It's about health care -- again.
A partisan fight over health care for the poor drove Minnesota into its first government shutdown in 2005. The same issue looms large this year as state government marches closer each day to a second shutdown if no budget is in place before July 1.
Gov. Mark Dayton has reserved his harshest criticism of the GOP-approved budget for its health care parsimony toward the poor and disabled, for good reason. The now-vetoed Republican bill is $1.6 billion, or 13 percent, smaller than base funding for aid to the Minnesotans least able to help themselves.
Advocates for the poor estimate that the Republican plan would deprive more than 100,000 Minnesotans of access to affordable health insurance coverage, rip the income safety net for the lowest-income single adults and decimate state-funded mental health services.
The Republican bill would also undo Dayton's much-applauded first act as governor. It would disenroll tens of thousands of poor adults from Medicaid and push them back into a meager program that served them badly in 2010.
No other feature in the GOP budget puts the partisan divide in starker contrast -- or more directly invited a veto. Clearly, the long-running battle over health care for the poor is not over.
Yet recent practice in financing health care for the poor includes what could be a key ingredient for compromise between Dayton and the Legislature. For 20 years, state government has collected modest surcharges from health care providers, including hospitals, nursing homes and managed care organizations.
The state then returns that money to providers via higher rates for services. Those higher rates in turn draw down additional federal Medicaid dollars. Many states use the same ploy.
Dayton's initial budget proposal included a big boost in those surcharges, for a net gain to the state of $624 million in 2012-13. The vetoed Republican bill omitted them entirely. In April, this newspaper recommended using the surcharge approach to raise roughly $450 million for the 2012-13 state budget.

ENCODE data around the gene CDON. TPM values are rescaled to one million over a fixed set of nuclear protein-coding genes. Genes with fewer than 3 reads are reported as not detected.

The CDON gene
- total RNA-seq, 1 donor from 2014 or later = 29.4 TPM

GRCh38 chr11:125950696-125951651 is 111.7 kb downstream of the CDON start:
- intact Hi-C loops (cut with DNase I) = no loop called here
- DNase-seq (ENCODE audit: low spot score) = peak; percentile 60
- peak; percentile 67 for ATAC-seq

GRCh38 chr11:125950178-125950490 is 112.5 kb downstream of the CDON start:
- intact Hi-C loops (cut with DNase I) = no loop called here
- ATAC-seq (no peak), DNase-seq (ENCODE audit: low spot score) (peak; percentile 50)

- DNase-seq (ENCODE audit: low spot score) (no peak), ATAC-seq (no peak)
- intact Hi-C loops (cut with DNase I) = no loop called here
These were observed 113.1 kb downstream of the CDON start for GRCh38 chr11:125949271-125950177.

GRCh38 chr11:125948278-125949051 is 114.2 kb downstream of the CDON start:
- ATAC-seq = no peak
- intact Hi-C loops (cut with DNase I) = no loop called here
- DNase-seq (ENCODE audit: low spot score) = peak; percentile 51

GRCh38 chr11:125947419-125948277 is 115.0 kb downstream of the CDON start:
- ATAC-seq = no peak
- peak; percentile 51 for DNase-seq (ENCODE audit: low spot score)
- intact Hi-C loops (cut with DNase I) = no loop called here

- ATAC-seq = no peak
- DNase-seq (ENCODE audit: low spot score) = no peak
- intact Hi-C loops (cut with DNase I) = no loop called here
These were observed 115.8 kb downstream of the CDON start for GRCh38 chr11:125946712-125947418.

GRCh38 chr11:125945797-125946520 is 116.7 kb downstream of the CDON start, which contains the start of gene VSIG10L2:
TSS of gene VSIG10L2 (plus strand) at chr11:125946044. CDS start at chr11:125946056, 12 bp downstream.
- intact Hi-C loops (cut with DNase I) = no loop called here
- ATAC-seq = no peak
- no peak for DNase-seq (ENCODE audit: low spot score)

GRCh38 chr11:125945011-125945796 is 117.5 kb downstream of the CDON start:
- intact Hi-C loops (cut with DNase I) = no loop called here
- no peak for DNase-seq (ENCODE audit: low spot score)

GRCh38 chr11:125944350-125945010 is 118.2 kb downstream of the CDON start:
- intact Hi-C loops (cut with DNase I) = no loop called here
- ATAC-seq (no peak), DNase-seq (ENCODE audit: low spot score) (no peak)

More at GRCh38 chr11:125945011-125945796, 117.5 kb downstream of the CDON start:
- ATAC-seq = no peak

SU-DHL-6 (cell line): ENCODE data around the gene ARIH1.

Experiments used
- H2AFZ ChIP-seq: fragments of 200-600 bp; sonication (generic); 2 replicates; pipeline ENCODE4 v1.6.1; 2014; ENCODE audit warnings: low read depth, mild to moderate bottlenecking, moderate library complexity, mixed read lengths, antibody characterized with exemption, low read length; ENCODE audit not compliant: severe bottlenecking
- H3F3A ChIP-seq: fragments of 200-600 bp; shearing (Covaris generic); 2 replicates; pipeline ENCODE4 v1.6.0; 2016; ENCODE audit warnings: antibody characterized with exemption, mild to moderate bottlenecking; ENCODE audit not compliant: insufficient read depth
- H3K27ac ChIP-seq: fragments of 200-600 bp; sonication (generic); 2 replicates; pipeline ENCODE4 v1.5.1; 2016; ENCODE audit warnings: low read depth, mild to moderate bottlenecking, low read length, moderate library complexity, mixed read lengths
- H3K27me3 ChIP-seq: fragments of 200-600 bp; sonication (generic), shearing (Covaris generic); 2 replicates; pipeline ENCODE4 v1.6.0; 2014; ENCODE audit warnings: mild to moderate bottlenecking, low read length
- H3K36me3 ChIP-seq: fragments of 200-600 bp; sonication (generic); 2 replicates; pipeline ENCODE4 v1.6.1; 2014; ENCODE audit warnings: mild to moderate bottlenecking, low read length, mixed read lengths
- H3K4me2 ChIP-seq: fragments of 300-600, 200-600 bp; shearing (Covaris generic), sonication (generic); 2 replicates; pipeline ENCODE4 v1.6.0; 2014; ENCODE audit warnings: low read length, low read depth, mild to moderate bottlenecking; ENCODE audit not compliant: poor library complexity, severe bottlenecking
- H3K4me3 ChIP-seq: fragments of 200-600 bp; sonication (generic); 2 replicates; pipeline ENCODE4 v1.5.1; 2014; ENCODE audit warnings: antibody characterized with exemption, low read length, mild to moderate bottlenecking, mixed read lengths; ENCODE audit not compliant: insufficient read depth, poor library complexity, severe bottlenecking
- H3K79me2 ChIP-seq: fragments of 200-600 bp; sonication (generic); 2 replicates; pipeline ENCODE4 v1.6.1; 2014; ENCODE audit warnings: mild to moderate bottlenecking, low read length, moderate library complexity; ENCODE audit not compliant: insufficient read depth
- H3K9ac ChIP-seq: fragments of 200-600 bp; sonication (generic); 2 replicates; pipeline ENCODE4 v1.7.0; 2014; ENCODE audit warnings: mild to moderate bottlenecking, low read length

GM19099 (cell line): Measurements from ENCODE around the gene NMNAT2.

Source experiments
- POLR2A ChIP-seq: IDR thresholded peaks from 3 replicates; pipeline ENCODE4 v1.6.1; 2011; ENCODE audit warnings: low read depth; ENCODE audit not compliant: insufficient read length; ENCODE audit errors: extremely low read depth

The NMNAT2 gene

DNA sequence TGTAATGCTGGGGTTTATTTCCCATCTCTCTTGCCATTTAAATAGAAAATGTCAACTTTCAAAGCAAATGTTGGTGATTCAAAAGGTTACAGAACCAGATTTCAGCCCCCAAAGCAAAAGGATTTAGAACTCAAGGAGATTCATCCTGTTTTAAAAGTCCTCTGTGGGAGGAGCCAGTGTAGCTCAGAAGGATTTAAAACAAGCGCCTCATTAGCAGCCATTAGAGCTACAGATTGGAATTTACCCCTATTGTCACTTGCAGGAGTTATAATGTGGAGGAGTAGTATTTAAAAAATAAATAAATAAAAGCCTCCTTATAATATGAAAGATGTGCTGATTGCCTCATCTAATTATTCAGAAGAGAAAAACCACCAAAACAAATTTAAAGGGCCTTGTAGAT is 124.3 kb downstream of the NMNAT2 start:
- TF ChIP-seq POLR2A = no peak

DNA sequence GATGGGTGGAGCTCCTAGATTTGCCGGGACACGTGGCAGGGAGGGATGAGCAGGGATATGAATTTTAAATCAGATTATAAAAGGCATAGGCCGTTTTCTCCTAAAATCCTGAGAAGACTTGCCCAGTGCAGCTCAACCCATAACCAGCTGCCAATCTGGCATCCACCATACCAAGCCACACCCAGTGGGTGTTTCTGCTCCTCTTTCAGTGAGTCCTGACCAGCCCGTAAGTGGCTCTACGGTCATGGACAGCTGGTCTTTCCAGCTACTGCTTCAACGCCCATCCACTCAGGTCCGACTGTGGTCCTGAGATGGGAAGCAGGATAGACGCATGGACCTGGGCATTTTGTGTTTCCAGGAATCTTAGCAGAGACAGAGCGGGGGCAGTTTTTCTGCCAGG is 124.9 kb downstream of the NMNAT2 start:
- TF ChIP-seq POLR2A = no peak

We renew our motion. And we're not alone.
In recent days, the Capitol has buzzed with surcharge hints, as would-be dealmakers consider ways for legislators to come closer to Dayton's spending goal and win his signature on bills without breaking Republican campaign vows to avoid higher taxes.
Republicans seeking assurance that Medicaid surcharges are not viewed as tax increases need only look to former GOP Gov. Tim Pawlenty's experience. His first budget, signed into law in 2003, raised the nursing home surcharge.
But he suffered no dent in his "no new taxes" credentials. (Similarly, all but one of his numerous fee increases kept Pawlenty's anti-tax reputation intact. The exception: the "health impact fee" on cigarettes, which was a tax by another name. Dealmakers, take note.)
Legislators and their special interest allies who are keen on reducing government spending should consider this: Much of what is claimed as savings in their human services bill actually shifts costs to the private sector or raises government costs in future years.
"Uncompensated" care for the poor winds up being financed with higher private insurance premiums. Cuts in home-based care wind up adding to nursing home costs in the not-distant future, as frail people are forced into institutions.
Adding to human suffering is neither the moral nor the smart way to rein in exploding health care costs. As they better understand the bill Dayton vetoed, Republican legislators should be eager to improve it. Higher surcharges give them that chance.
* * *